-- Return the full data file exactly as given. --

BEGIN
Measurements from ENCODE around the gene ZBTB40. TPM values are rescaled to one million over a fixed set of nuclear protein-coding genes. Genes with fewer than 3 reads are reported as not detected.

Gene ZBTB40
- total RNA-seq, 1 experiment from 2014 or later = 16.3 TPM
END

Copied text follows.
Measurements from ENCODE around the gene ZBTB40. TPM values are rescaled to one million over a fixed set of nuclear protein-coding genes. Genes with fewer than 3 reads are reported as not detected.

Gene ZBTB40
- total RNA-seq, 1 experiment from 2014 or later = 16.3 TPM